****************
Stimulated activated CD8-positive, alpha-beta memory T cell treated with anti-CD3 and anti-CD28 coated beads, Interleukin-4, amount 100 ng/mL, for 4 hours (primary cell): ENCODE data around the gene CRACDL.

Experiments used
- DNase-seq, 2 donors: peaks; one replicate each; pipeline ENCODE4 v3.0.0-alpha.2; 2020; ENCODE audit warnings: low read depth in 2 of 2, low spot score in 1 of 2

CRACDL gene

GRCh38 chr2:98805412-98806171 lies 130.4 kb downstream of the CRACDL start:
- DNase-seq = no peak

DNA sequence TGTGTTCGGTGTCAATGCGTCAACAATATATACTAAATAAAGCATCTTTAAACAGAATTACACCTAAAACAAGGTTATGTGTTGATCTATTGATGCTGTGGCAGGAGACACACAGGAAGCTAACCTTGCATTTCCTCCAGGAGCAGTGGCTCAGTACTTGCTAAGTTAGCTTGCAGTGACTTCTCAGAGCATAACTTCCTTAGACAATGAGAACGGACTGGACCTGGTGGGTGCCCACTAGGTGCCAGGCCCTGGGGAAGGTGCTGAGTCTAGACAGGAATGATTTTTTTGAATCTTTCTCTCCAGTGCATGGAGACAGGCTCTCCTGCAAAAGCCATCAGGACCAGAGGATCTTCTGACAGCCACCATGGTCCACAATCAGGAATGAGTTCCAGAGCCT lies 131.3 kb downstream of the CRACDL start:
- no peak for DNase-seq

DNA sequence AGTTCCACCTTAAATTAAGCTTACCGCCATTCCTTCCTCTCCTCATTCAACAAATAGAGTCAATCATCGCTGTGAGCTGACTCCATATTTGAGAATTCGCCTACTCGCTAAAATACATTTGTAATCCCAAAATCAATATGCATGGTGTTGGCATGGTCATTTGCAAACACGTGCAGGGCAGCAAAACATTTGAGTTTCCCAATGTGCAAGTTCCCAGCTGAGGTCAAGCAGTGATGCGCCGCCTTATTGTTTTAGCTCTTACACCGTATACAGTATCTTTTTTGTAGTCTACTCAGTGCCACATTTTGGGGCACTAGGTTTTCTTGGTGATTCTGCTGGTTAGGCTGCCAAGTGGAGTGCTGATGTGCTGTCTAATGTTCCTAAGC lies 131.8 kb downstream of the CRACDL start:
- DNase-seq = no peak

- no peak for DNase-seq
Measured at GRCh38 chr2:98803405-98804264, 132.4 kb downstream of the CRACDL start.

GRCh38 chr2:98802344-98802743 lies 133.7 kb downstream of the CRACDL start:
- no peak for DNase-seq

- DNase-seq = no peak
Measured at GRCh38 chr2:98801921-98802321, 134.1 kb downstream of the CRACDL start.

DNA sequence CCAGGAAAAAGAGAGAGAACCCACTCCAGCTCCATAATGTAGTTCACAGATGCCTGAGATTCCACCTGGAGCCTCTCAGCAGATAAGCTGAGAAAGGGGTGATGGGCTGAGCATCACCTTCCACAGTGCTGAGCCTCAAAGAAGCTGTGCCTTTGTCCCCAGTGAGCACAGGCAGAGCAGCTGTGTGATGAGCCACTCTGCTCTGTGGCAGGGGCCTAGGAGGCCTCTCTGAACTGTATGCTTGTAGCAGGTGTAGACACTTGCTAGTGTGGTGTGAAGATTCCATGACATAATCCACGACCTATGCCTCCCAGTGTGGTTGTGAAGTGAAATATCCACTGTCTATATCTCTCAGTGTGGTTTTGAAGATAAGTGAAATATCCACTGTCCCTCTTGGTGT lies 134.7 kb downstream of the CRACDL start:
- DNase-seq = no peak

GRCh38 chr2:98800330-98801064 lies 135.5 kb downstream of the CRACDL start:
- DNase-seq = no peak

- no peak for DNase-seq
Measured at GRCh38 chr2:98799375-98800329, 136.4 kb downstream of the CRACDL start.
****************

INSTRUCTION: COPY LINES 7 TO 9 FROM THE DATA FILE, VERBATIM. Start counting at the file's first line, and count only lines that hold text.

DNA sequence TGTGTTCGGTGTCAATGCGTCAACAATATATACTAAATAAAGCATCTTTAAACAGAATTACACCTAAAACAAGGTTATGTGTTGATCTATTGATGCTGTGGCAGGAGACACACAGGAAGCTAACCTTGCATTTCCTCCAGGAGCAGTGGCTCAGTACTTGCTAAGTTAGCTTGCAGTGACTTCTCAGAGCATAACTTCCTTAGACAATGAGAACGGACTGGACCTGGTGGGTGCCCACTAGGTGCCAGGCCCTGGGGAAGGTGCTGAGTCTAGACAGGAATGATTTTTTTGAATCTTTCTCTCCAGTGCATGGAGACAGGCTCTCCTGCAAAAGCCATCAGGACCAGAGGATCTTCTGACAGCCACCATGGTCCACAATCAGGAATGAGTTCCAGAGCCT lies 131.3 kb downstream of the CRACDL start:
- no peak for DNase-seq

DNA sequence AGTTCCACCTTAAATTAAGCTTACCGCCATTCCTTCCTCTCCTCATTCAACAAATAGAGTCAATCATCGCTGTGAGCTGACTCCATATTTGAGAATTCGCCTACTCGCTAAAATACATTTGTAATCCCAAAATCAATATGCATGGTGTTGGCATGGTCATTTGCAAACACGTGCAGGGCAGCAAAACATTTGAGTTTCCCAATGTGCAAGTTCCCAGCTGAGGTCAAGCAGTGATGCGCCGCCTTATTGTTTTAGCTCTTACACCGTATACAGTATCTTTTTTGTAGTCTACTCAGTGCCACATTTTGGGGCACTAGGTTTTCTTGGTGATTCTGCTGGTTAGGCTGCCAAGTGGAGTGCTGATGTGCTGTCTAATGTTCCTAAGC lies 131.8 kb downstream of the CRACDL start: